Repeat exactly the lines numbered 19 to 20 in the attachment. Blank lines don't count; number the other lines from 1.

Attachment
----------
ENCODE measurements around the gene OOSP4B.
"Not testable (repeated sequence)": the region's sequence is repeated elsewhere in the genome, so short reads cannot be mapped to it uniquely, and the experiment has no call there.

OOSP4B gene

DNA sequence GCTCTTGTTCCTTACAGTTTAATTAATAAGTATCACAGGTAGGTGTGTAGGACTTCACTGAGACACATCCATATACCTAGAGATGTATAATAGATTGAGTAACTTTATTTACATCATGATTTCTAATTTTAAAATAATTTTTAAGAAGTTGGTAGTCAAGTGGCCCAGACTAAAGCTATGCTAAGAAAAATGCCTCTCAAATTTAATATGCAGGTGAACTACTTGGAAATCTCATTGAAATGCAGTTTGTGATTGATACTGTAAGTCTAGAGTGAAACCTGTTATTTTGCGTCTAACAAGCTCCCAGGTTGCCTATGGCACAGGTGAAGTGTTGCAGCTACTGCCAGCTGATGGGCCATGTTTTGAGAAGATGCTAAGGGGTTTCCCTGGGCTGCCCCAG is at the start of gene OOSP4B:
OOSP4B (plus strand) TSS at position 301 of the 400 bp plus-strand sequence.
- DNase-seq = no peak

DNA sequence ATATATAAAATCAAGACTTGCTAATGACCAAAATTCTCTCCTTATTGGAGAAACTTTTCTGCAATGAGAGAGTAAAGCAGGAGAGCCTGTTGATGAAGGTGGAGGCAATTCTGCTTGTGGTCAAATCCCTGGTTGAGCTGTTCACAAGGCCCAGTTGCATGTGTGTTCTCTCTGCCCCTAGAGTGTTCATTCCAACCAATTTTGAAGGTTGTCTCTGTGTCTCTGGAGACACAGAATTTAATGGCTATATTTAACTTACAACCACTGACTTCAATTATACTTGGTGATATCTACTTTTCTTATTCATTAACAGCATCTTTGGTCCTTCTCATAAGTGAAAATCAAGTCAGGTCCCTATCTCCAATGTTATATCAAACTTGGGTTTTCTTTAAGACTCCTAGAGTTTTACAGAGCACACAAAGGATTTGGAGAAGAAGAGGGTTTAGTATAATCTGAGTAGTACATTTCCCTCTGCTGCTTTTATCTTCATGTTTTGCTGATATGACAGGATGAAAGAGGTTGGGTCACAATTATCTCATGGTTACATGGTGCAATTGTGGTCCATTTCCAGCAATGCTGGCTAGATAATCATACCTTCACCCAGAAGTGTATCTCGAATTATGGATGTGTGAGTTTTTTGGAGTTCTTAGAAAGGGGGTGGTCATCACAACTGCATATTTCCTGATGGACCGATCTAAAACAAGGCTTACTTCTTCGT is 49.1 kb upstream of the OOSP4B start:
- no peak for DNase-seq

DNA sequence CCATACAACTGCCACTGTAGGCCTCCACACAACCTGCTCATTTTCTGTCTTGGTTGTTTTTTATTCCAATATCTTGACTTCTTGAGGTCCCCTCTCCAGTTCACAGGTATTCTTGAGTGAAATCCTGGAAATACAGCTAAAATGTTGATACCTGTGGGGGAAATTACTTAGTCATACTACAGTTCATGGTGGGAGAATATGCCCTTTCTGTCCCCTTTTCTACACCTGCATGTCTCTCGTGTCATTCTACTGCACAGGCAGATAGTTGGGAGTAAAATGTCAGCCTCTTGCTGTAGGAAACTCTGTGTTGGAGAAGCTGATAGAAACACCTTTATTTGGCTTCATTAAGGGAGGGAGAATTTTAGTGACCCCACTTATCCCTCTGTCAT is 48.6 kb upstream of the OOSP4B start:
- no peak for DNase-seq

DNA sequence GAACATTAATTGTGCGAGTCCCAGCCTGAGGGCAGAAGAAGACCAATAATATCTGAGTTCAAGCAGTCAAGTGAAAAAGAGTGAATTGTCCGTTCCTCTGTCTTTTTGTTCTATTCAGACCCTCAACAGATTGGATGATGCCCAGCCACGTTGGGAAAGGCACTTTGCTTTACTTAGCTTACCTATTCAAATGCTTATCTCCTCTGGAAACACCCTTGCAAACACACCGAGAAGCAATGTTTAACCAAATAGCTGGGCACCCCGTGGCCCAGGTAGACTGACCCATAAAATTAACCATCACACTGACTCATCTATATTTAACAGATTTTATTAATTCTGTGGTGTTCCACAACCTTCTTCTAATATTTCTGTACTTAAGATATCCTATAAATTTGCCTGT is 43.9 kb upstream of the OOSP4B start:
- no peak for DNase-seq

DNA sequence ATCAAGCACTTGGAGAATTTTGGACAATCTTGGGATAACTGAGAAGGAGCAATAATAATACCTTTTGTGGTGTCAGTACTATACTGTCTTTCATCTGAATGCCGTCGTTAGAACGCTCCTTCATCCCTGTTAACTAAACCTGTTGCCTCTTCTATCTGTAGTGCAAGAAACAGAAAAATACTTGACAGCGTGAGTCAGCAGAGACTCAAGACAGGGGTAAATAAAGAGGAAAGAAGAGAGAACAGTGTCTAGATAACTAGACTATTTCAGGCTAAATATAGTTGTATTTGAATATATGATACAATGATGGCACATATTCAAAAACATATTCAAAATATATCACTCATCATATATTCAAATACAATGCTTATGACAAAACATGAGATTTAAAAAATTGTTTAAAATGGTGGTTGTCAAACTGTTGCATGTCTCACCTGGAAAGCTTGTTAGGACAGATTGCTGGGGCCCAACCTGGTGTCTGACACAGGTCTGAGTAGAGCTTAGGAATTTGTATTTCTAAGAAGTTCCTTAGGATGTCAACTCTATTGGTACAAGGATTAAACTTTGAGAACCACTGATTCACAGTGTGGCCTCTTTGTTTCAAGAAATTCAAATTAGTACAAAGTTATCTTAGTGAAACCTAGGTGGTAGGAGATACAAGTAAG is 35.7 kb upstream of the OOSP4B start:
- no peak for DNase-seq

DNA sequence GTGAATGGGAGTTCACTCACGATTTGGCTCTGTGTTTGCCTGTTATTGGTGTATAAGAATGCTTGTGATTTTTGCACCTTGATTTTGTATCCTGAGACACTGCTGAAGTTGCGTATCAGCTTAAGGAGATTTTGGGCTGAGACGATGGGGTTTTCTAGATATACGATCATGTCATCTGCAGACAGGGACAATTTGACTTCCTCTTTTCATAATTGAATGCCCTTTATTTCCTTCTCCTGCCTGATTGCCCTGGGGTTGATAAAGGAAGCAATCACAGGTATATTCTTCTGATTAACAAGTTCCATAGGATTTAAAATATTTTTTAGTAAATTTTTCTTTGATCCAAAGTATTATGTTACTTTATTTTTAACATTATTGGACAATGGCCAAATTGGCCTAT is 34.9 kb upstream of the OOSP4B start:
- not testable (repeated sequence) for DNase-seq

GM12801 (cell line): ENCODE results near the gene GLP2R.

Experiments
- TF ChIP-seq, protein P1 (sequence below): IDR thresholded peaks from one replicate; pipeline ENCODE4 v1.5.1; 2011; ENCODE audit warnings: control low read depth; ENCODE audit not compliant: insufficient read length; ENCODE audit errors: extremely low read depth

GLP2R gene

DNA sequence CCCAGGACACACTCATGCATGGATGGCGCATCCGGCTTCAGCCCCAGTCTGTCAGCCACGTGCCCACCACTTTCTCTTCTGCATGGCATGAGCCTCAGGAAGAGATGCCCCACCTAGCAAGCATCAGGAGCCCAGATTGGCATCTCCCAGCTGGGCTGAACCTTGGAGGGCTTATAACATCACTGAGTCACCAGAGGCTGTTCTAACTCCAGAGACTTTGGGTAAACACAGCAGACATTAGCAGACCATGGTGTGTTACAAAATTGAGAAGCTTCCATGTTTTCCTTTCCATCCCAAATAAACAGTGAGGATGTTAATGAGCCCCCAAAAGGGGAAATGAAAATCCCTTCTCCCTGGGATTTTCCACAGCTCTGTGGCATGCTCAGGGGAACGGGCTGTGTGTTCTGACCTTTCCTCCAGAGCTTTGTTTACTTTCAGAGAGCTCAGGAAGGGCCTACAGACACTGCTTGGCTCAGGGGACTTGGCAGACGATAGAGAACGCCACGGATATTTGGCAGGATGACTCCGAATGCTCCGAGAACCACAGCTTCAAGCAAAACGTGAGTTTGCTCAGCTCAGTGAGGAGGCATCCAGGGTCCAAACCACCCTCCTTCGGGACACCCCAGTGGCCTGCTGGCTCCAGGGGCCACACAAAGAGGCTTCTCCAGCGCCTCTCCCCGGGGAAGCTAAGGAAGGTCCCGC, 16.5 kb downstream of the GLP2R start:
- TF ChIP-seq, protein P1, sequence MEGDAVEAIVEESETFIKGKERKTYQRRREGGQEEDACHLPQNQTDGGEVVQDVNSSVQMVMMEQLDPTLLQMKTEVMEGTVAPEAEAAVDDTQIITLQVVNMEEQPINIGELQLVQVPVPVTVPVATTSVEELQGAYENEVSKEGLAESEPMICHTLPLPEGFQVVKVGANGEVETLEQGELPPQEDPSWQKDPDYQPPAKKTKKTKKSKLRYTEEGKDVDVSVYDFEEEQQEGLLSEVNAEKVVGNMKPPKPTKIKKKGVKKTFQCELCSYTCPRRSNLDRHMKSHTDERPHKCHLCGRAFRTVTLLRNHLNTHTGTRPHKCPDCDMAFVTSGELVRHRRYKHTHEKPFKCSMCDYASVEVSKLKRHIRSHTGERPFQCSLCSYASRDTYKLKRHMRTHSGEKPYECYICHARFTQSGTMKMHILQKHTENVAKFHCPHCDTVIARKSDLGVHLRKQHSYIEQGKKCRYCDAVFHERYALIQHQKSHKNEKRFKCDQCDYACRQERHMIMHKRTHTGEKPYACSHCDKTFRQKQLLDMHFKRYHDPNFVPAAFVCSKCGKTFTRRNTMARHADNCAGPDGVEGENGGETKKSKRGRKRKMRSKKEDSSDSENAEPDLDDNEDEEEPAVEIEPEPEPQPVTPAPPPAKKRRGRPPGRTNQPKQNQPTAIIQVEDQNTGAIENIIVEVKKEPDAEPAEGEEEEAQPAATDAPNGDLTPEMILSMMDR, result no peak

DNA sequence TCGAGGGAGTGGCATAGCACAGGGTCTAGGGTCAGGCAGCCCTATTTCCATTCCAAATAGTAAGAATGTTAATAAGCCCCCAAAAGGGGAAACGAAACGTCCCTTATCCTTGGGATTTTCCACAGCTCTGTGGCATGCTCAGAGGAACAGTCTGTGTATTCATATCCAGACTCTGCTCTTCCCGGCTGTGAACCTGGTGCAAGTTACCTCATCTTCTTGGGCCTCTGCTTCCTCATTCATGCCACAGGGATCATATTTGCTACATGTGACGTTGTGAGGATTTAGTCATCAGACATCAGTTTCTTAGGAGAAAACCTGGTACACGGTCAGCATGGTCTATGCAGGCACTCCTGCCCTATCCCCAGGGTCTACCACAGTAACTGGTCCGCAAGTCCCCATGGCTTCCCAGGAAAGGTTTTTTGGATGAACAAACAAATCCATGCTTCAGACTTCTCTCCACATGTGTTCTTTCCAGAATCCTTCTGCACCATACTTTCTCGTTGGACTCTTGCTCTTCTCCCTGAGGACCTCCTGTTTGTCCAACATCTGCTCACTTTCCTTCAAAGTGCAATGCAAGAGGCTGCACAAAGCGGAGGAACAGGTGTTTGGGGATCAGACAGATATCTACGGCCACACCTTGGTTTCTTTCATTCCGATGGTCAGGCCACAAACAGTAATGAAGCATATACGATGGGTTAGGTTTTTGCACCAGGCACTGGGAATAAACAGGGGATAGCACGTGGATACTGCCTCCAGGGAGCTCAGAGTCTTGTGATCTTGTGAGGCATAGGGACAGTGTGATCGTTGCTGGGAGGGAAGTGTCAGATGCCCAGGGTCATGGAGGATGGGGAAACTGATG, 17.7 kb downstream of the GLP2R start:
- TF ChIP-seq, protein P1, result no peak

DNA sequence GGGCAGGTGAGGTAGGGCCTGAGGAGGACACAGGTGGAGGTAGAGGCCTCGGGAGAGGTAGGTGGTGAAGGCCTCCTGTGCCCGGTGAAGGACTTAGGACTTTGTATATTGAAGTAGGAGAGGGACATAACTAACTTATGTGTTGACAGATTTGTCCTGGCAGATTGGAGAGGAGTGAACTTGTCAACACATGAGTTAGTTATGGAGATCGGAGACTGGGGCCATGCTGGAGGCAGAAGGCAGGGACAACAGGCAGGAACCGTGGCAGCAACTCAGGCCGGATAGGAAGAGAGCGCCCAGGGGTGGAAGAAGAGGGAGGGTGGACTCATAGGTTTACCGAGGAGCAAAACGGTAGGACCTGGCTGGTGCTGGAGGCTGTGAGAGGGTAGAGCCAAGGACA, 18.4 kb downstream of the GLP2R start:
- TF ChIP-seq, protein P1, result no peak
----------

- TF ChIP-seq, protein P1 (sequence below): IDR thresholded peaks from one replicate; pipeline ENCODE4 v1.5.1; 2011; ENCODE audit warnings: control low read depth; ENCODE audit not compliant: insufficient read length; ENCODE audit errors: extremely low read depth

GLP2R gene